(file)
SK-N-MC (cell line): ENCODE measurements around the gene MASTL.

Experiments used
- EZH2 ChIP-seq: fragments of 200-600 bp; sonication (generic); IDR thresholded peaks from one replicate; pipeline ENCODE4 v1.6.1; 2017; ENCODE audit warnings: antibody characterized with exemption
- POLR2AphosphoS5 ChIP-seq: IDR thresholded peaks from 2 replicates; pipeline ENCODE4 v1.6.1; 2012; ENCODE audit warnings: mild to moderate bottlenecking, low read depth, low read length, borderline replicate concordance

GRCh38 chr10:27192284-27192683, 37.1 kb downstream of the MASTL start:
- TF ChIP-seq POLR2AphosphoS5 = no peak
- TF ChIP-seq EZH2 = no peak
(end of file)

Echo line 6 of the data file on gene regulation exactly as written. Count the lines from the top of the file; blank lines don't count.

- TF ChIP-seq POLR2AphosphoS5 = no peak